Governance. The overall responsibility of oversight of bribery and corruption risks posed to the organization lies on the board and senior management. The board shall delegate the oversight and monitoring functions to any of its sub-committee, preferably to the Board Compliance Risk Committee or Board Audit Committee.
Governance: ABC Compliance Program Elements #1
The internal risk assessment report must be presented to the board or its sub-committee for approval after review and recommendations of the compliance risk management committee. The internal risk assessment report recommendations must be action-oriented for developing mitigating controls on bribery and corruption risks, identified on weaknesses of controls observed. It will be the responsibility of the compliance risk committee to monitor the implementation of a time-bound action plan developed to mitigate bribery and corruption risks.
Governance sets the organization’s tone, reinforcing the importance of and establishing oversight responsibilities for enterprise risk management. Culture pertains to ethical values, desired behaviors, and understanding of risk in the entity. Governance forms the broadest concept. Typically, this refers to the allocation of roles, authorities, and responsibilities among stakeholders, the board, and management. Some aspects of governance fall outside enterprise risk management (e.g., board member recruiting and evaluation; developing the entity’s mission, vision, and core values).
To achieve an effective governance structure, roles and responsibilities should be allocated as follows:
A member of the firm’s Senior Management should have oversight responsibility for the program, and the firm should allocate sufficient resources to achieve reasonably effective operations. Periodic Programme updates and material issue-reporting should be made to the Executive Board or equivalent body and the Board of Directors or an appropriate board committee. Senior management is responsible for all aspects of an entity, including enterprise risk management. Responsibilities assigned to the various levels of management are outlined here.
The chief executive officer (CEO) is accountable to the board of directors and is responsible for the overall enterprise risk management culture, capabilities, and practices required to achieve the entity’s strategy and business objectives. (In privately owned and not-for-profit entities, this position may have a different title, but generally, the responsibilities are the same.) More than any other individual, the CEO sets the tone at the top along with the explicit and implicit values, behaviors, and norms that define the culture of the entity.
The programme should be led by an independent unit within the organization with the requisite expertise and authority. This unit should be part of a control function such as Compliance, Legal, or Risk.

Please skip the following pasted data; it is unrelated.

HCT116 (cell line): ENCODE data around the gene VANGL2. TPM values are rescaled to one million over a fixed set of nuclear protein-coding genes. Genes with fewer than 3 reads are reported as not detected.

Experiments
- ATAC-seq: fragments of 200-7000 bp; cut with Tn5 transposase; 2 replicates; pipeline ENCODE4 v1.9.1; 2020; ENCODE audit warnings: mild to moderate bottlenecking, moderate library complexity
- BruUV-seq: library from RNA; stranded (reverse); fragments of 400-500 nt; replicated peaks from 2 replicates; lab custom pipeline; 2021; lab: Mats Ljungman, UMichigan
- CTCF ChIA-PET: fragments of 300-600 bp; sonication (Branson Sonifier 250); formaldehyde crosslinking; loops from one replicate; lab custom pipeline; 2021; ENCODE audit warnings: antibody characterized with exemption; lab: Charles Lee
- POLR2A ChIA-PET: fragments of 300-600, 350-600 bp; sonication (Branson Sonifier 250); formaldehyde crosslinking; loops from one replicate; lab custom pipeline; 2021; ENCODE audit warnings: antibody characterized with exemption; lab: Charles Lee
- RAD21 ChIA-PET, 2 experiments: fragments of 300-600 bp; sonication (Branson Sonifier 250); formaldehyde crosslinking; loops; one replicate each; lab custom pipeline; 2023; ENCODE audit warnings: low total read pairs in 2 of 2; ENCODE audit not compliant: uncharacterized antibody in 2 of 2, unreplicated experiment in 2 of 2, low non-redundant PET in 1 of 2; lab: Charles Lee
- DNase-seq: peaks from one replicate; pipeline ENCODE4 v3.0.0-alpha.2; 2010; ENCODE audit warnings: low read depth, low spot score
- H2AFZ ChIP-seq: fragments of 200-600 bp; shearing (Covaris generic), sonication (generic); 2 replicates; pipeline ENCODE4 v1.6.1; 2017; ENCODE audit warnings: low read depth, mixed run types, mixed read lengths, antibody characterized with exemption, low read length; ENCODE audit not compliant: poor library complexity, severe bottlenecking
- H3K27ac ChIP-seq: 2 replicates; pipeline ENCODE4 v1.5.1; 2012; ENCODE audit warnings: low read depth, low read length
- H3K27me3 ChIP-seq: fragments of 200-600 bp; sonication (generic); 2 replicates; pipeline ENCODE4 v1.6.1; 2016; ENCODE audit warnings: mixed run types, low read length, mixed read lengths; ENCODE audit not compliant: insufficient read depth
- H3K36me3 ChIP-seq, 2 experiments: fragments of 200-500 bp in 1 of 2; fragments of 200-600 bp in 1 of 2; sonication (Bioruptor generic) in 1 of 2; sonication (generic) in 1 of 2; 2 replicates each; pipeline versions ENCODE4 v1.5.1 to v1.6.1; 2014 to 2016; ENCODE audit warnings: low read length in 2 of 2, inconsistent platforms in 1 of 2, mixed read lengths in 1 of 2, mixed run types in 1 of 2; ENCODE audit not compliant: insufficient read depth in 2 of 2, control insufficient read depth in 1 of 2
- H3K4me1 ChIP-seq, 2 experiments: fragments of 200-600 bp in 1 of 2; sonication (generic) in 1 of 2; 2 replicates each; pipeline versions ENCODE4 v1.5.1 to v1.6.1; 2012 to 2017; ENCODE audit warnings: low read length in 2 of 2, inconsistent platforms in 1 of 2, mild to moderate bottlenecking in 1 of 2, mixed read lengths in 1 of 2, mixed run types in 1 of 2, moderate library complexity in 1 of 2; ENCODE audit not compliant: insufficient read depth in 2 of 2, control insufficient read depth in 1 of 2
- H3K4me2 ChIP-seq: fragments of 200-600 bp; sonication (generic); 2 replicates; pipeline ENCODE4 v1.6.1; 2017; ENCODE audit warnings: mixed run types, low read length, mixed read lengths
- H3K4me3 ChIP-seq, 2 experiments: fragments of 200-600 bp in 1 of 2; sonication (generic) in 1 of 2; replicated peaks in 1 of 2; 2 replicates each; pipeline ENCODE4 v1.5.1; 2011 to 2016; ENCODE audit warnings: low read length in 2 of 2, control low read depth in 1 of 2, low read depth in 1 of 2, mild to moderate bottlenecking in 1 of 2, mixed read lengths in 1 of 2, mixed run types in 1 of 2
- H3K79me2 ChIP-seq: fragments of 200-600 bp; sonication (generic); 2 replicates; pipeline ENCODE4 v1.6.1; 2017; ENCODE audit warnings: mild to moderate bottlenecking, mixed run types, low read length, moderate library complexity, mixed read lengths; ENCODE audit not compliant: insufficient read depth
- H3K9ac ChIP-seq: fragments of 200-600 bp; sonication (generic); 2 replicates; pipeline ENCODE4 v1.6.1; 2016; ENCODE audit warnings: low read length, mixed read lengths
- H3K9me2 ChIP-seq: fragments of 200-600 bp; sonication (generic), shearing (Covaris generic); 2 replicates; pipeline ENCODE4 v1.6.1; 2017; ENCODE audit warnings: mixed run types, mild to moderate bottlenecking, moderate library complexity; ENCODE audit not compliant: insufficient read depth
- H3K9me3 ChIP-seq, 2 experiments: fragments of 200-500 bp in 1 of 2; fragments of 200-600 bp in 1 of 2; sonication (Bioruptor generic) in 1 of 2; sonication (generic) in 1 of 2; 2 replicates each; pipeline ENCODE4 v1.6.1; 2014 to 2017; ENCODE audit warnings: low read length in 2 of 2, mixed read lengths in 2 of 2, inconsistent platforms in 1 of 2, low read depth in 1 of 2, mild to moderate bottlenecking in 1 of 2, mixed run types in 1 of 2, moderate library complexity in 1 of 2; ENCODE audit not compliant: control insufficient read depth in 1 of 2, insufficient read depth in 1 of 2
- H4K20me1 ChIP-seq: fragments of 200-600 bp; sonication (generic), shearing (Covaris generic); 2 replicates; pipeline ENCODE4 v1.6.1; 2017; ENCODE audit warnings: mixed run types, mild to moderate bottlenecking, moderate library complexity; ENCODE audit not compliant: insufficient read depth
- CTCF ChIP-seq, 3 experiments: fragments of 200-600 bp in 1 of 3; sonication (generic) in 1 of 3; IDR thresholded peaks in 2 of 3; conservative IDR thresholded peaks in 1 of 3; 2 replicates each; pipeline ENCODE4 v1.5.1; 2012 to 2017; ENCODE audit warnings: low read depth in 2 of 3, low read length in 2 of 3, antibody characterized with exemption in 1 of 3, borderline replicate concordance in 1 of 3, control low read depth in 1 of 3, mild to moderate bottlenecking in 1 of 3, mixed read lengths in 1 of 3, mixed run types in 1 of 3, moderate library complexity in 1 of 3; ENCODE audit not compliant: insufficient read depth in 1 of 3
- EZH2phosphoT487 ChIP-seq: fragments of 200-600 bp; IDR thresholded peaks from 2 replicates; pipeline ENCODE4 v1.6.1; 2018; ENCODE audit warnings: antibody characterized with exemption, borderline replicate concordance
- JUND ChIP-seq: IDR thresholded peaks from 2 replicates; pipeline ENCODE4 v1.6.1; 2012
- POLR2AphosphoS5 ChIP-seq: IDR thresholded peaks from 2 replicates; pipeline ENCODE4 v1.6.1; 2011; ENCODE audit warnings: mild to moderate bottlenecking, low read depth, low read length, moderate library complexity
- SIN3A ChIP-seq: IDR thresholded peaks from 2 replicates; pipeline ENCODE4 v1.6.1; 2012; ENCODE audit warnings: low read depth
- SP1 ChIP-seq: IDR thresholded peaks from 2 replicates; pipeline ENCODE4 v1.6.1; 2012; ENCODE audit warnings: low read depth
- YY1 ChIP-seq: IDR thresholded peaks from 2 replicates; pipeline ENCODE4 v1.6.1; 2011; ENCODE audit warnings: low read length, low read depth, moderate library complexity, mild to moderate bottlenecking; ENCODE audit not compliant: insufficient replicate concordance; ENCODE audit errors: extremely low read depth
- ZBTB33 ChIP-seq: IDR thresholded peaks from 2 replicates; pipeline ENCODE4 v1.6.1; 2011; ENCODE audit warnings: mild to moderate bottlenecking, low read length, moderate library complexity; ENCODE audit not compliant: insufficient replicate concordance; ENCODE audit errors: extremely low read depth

Business Functions And Departments:
The organization’s business person should be responsible for achieving compliance with the established compliance program requirements.
Relevant data is collected to assist the Senior Management in assessing the compliance program’s effectiveness. Reporting should address the status updates on implementing the anti-bribery and corruption compliance program, including key performance indicators and incidents reported.
The significant deviations from internal policies and procedures by the employees and engagements of intermediaries identified as presenting increased risks must be reported. The relevant legal and regulatory developments and updates on any internal reviews of the compliance program such as internal audits, or compliance reviews and testing with any other significant reported issues, about bribery and corruption committed by the officers or employees while dealing with third-party, must be reported to the Board and Senior Management.
The status of material internal investigations into alleged corruption should also be reported to Senior Management in coordination with the FI’s Legal Department, as appropriate. Moreover, an FI’s Board of Directors or a Board committee should receive periodic updates as to the effectiveness of the Program and any material matters requiring the board’s attention.
The organizations need to perform the reviews and tests of controls to determine whether internal controls are working as desired. The adequacy of the compliance program should therefore be tested and verified by an independent department or function such as internal audit or internal controls that are separate from the compliance program Lead. Consideration may also be given to having the adequacy of the compliance program tested and verified by external organizations such as external auditors or relevant quality control reviewers.
The Guidance focuses specifically on bribery, which is commonly defined as the offer, promise, request, acceptance, or transfer of anything of value to or by an individual, either directly or indirectly, in order to improperly induce, influence, or reward the performance of a function or activity.